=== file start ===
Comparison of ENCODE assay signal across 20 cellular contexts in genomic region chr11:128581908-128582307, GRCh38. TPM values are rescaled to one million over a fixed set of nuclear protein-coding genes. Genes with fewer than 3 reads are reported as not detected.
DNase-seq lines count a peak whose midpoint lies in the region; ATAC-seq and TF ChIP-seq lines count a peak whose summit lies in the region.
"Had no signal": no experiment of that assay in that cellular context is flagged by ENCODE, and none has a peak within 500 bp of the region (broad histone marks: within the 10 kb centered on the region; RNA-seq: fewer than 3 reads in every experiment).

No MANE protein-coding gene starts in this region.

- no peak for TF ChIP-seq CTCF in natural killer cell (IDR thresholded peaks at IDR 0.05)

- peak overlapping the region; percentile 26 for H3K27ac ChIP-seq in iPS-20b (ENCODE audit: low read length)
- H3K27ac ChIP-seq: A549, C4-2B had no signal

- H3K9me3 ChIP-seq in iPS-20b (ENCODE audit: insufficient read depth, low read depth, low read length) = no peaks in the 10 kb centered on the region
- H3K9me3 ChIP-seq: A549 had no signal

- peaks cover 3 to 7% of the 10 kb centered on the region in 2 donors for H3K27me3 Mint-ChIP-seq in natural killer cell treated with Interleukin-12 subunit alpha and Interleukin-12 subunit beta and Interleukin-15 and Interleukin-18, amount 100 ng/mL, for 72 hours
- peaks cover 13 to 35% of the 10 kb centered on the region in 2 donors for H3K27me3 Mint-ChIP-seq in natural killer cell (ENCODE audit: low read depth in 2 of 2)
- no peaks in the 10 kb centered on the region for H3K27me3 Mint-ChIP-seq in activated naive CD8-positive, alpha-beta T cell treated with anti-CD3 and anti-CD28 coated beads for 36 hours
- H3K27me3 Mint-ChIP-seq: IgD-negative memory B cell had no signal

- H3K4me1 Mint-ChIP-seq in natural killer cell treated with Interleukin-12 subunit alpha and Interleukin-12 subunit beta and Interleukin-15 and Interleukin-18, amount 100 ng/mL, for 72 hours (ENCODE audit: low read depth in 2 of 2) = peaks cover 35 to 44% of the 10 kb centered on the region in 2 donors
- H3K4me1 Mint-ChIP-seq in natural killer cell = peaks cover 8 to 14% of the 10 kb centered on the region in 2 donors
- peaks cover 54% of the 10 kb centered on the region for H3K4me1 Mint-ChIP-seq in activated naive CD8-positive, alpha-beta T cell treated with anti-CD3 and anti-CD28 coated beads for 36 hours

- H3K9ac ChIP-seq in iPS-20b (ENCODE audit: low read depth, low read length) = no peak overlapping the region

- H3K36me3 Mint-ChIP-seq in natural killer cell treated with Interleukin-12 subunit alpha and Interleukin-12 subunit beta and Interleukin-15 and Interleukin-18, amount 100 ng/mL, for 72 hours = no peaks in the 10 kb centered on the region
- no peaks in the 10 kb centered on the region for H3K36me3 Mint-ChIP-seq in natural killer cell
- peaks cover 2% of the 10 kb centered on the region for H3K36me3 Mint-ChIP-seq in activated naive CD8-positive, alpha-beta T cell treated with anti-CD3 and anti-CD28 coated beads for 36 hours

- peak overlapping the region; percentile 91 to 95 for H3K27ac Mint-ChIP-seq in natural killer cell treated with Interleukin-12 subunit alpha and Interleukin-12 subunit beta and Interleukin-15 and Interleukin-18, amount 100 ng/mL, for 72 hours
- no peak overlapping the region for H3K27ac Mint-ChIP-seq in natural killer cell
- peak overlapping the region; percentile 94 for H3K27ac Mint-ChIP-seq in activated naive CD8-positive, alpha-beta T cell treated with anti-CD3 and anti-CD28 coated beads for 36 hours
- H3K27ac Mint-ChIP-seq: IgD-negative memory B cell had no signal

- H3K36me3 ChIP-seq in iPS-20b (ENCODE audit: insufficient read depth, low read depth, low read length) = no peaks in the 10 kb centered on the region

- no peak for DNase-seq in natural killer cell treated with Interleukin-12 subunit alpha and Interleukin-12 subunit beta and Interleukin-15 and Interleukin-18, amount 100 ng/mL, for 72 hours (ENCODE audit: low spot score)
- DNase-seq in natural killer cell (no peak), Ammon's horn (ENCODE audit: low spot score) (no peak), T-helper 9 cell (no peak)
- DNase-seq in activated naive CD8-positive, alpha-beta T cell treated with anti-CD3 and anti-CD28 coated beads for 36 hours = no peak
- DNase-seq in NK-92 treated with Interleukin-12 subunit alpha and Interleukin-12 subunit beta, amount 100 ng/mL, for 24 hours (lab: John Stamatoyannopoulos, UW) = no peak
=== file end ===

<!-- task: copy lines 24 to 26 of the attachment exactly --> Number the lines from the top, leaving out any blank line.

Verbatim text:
- H3K27ac Mint-ChIP-seq: IgD-negative memory B cell had no signal

- H3K36me3 ChIP-seq in iPS-20b (ENCODE audit: insufficient read depth, low read depth, low read length) = no peaks in the 10 kb centered on the region

- no peak for DNase-seq in natural killer cell treated with Interleukin-12 subunit alpha and Interleukin-12 subunit beta and Interleukin-15 and Interleukin-18, amount 100 ng/mL, for 72 hours (ENCODE audit: low spot score)